The pancreas secretes both insulin and amylin, so should an artificial pancreas system provide insulin and pramlintide?
In individuals without diabetes, amylin is secreted alongside insulin, which people with type 1 diabetes lack. Pramlintide, an analog of amylin, is meant to be injected at mealtimes to help delay gastric emptying, decrease glucagon secretion, and increase satiety. An artificial pancreas system has been developed to deliver insulin based on glucose sensor readings automatically. This has been shown to have better results than sensor-augmented insulin pump therapy with decreased hyper- and hypo-glycemia. Previous studies looked at adding injectable pramlintide to insulin used in an artificial pancreas and reducing the change in blood glucose after a meal.
This open-label, randomized, crossover study looked at the use of pramlintide when delivered alongside insulin, not given as a separate injection as previously studied. Pramlintide was delivered in a fixed ratio alongside insulin to mimic the body’s natural co-secretion. This study evaluated artificial pancreas systems administering insulin alone or with pramlintide in adults with type 1 diabetes. Insulin given with pramlintide was further divided into two groups: rapid-acting or regular insulin. The authors tested regular insulin because they believed it would better match pramlintide absorption. This study sought to compare the rapid-acting insulin with regular insulin when combined with pramlintide in an artificial pancreas system with rapid-acting insulin by itself. Each intervention in this study lasted for 24 hours and was separated by at least 14 days. Participants had to be >18 and have used an insulin pump for ≥6 months. Those with gastroparesis were excluded. Before each intervention, insulin therapy was optimized for 10-14 days, using a treatment like the intervention, e.g., those that would receive rapid-acting insulin and pramlintide wore two pumps, one delivering insulin and the other delivering pramlintide. Participants wore a glucose sensor for 1-2 days before the intervention. The artificial pancreas yielded a fixed ratio of 6 μg of pramlintide per unit of insulin. The rapid-acting insulin group received one injection of insulin at each meal. The rapid-acting insulin with pramlintide group received three mini-boluses, one at mealtime and two separated by 10 minutes each. The regular insulin with pramlintide group also received three mini-boluses, but these were started 20 minutes before the meals. The primary outcome was the amount of time spent in the target range (70-180 mg/dL). The secondary results were the amount of time spent in hyper- or hypoglycemia, glucose variability, and gastrointestinal adverse effects.
The artificial pancreas providing rapid-acting insulin and pramlintide increased the mean percentage of time spent euglycemic from 74% to 84% (P = 0.0014), reduced mean glucose from 142 to 126 mg/dL (P = 0.0053), and reduced time spent in hyperglycemia from 22% to 12% (P = 0.00012). Compared to this, the artificial pancreas providing regular insulin and pramlintide showed no significant advantages. Most of the benefits seen in these groups were caused by glycemic control during the day (0800-2300 h), raising the percentage of time spent in the range from 63% to 78% (P = 0.0004) while reducing mean glucose from 157 to 142 mg/dL (P = 0.0011). During the nighttime (2300-0800 h), all three groups had a similar time in range (94-95%). The study found that glucose levels after meals peaked after 60 minutes in the group that received rapid-acting insulin alone, regardless of the level before meals. In the group receiving insulin and pramlintide, glucose levels after meals depended on those before the meals. If glucose was >180 mg/dL before eating, the level immediately decreased towards the goal. If premeal glucose was 90-180 mg/dL, postprandial levels remained relatively flat. If premeal glucose meal was <90 mg/dL, levels immediately rose towards euglycemia. Patients received more insulin when it was paired with pramlintide than when insulin was given alone. There were 11 hypoglycemic events with rapid-acting insulin monotherapy, 12 with rapid-acting insulin and pramlintide, and 18 with regular insulin and pramlintide. 6 of the 108 meals given to those receiving pramlintide and rapid-acting insulin were followed by gastrointestinal symptoms, with three being mild and three being moderate. There were 11 such incidences out of 104 meals when regular insulin was given with pramlintide, with two being mild, six being reasonable, and three being moderate-to-severe.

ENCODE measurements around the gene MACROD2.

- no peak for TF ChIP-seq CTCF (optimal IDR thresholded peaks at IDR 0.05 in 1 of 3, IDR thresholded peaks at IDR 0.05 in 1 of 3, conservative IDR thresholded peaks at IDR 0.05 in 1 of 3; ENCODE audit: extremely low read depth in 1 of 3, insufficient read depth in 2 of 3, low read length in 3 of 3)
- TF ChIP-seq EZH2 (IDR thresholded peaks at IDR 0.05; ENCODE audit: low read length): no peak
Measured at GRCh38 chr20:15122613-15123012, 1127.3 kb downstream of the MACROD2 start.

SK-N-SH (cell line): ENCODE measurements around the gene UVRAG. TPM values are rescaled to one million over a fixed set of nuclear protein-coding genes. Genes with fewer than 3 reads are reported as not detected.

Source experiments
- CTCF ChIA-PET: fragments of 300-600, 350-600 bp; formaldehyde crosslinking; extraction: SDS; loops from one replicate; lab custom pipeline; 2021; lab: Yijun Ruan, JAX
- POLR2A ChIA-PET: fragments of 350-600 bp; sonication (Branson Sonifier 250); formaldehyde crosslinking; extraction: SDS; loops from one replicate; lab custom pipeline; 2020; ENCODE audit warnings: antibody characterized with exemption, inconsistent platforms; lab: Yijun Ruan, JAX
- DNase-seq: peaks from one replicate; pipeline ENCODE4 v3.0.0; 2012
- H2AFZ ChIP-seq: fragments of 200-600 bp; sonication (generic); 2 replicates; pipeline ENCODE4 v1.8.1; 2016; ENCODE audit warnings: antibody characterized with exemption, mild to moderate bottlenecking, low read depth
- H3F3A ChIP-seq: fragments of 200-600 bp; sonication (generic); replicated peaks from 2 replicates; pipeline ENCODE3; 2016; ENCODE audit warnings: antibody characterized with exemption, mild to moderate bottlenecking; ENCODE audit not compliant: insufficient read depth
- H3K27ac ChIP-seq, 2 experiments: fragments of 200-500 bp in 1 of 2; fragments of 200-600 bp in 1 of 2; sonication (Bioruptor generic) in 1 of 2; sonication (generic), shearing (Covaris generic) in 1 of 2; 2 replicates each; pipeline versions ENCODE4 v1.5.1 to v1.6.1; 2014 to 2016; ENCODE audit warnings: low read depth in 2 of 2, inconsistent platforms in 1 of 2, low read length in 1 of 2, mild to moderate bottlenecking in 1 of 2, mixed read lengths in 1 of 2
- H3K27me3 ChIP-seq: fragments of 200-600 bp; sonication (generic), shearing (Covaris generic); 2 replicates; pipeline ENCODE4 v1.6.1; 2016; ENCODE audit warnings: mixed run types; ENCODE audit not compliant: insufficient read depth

Artificial pancreas systems delivering insulin increase glycemic control. Adding pramlintide appears to improve that control further: it increased time in range, reduced mean glucose levels, and reduced glucose variability. Pramlintide caused postprandial glucose to trend towards euglycemia, no matter the premeal glucose. As this is an early study looking at the possibility of using pramlintide in addition to insulin in an artificial pancreas, there have not been other studies to support or refute these findings.
- The authors recommend using more immediate pramlintide when premeal glucose readings are high and less when levels are low to mimic the body’s natural response to food more closely.
- There were few gastrointestinal side effects seen when pramlintide was added.
- Adding pramlintide to the artificial pancreas system resulted in lower glycemic variability, decreased mean glucose levels, and increased time spent at goal.
Haidar, Ahmad, et al. “A Novel Dual-Hormone Insulin-and-Pramlintide Artificial Pancreas for Type 1 Diabetes: A Randomized Controlled Crossover Trial.“ Diabetes Care, American Diabetes Association,
George McConnell, PharmD. Candidate, LECOM School of Pharmacy